Network and Storage Protocols

Setting NTFS permissions on OnTap shares


I have a NetApp CIFS volume serving out many shares. The NTFS formatted volume root has a folder in it called ShareRoot e.g. /vol/shareroot/. In NetApp world,as this is a CIFS volume and not a LUN, you share out this root initially then create all your share root folders under this root e.g. to create more folders you access \\netappfiler\admin\ share and create the folders then create the shares with the NetApp mgmt. tools:


  • Admin   - /vol/shareroot
  • Share1 - /vol/shareroot/folder1
  • Share2 - /vol/shareroot/folder1


Naturally, for granularity we break inheritance on each subfolder under /vol/shareroot/ and add our DACLs as we see fit. For various reasons (3rd part monitoring apps etc.) I need to leave the root admin share open for admins. That means these admins can see the share root folders for all shares. because of this I wanted to add the following to each share root folder to protect it from someone doing anything silly:


  • Add Everyone - Deny Delete - This folder only


I'm setting this by access the share path (e.g. \\mynetappfiler\share1\ and it works fine but when I click apply the explorer UI then seems to spin through every single subfolder and file in that share. It only add the permission to the root folder as required so why does it go through every file when the scoping s 'This Folder Only'? The reasons I ask is I have hundreds of these to do and it's time consuming. I was expecting it to return immediately as I'm only adding an entry that applies to a single folder. 


Using icacls.exe yeilds saem result. The permissions get set correctly but it takes so long for such a simple change. I looked a fsecurity but it doesn't appear to have the ability to add a permission rather overwrite the entire thing.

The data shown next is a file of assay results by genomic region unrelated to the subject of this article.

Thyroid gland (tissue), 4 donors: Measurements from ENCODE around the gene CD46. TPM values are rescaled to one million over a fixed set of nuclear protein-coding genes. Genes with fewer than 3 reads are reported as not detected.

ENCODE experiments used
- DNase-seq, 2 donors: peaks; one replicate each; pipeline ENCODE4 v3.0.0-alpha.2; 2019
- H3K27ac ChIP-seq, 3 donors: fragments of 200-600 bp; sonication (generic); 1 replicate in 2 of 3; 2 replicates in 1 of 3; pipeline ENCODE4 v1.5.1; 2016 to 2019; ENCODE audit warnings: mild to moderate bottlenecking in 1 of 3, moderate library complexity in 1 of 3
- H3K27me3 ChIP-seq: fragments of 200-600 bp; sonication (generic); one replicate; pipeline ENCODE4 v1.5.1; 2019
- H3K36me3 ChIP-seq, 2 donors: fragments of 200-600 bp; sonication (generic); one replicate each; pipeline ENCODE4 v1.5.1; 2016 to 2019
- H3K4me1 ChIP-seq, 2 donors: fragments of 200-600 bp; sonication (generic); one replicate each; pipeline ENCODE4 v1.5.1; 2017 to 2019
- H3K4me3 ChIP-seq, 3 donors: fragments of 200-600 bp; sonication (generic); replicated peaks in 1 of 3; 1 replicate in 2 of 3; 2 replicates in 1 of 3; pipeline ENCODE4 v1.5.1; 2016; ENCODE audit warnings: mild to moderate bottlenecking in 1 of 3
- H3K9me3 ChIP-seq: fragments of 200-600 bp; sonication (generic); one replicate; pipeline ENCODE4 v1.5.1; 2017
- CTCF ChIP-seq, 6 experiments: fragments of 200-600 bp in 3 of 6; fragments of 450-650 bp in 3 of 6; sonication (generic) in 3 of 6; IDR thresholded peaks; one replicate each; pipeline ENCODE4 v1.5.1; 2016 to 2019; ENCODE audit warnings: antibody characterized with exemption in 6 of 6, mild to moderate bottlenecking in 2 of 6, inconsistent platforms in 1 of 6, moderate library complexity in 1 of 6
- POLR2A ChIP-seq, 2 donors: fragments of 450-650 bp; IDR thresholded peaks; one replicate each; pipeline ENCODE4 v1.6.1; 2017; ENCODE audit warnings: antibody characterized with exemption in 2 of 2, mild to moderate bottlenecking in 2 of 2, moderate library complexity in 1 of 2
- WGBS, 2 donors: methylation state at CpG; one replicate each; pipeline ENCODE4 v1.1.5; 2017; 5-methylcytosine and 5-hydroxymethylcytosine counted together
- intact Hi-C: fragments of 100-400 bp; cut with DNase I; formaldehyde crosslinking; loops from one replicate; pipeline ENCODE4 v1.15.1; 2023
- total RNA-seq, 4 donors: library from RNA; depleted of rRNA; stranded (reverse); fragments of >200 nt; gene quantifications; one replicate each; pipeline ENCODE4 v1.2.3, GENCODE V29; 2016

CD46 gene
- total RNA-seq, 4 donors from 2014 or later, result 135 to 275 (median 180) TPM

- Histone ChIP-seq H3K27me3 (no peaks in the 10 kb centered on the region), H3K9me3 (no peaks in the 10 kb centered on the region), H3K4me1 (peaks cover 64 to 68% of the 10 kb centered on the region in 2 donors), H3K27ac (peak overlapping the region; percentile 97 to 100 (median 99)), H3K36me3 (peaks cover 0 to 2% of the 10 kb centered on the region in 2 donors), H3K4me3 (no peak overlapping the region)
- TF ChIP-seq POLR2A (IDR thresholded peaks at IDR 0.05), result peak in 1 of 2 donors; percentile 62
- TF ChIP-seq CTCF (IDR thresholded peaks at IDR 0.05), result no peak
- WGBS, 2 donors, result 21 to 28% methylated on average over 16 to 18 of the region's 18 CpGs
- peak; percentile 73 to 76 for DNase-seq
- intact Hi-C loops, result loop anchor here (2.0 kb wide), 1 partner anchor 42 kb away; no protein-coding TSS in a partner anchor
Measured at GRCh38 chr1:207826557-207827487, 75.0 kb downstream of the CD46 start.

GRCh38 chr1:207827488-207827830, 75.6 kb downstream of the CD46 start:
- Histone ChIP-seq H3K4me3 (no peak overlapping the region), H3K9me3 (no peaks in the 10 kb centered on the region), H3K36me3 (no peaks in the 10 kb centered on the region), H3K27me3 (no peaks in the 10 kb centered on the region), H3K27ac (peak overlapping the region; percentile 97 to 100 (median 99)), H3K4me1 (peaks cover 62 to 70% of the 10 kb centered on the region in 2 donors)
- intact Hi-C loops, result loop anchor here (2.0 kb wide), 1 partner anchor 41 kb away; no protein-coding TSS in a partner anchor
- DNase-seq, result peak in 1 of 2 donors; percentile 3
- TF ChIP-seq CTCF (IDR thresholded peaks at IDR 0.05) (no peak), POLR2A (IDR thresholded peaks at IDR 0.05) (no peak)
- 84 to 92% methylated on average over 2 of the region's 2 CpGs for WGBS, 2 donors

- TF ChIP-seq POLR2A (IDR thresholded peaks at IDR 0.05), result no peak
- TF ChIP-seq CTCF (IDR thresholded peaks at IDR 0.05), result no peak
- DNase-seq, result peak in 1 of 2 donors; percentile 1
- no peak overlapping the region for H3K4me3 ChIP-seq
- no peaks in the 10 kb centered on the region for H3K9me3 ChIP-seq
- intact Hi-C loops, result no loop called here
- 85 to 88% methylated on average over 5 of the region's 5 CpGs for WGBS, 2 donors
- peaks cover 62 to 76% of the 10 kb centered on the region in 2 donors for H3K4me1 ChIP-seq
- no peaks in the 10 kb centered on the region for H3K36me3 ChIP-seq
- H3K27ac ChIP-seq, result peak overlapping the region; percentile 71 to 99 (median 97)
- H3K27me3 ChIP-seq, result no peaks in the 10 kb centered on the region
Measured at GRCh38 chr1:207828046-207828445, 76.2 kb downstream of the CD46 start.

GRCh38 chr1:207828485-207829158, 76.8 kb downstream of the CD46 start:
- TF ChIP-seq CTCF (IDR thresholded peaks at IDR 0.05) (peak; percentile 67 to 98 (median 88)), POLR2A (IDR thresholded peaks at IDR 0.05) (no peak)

For same on technet see:




It does not appear to replace the DACL but simply add new ACEs therin form my testing.

View solution in original post



Hi Darraghos -


Short answer - this is the way NTFS file permission semantics work, so NetApp implements the same semantics that Windows would in a native NTFS setup.


Longer answer - I don't claim this to be canon, rather this is based on my experience with NTFS semantics.  I will gladly take correction by anyone more knowledgeable in low level NTFS semantics and operation.  


You mention that you are adding a security that only applies to the folder in question.  But, the "sum" of the ACLs for that folder sounds like they include at least one permission that does apply to sub-folders and files.  My experience is that there is no real add or delete of individual ACLs.  Rather, when the set of ACLs is changed the entire set is reapplied to the object in question as a whole.  Thus since one element of the entire ACL set applies to sub-folders, the entire file tree has to be processed.


It is hugely time consuming I agree, especially where you have so many individual trees to work through.  Unfortunately it's just the way it works.



I hope this helps you.


Bob Greenwald

Lead Storage Engineer

Huron Legal | Huron Consulting Group

NCDA, NCIE SAN Clustered, Data Protection


Kudos and accepted solutions are always appreciated.




Hmm, after testing using a unicode file with this content supplied to fsecurity:




It seems to add this ACE and leave all others intact. It completes in less than 1 second as opposed to 5 mins when using a windows server and a UNC path to add the permission. I can't find the exact details of how fsecurity deals with existing DACLS thoug


Ps: the fact that this forum HTML engine has replace my colon semi-colon in the SDDL above with a frowny makes me smile! 🙂


I can't find the exact details of how fsecurity deals with existing DACLS thoug

All information I have seen suggests fsecurity completely replaces existing DACL.


It does not appear to replace the DACL but simply add new ACEs therin form my testing.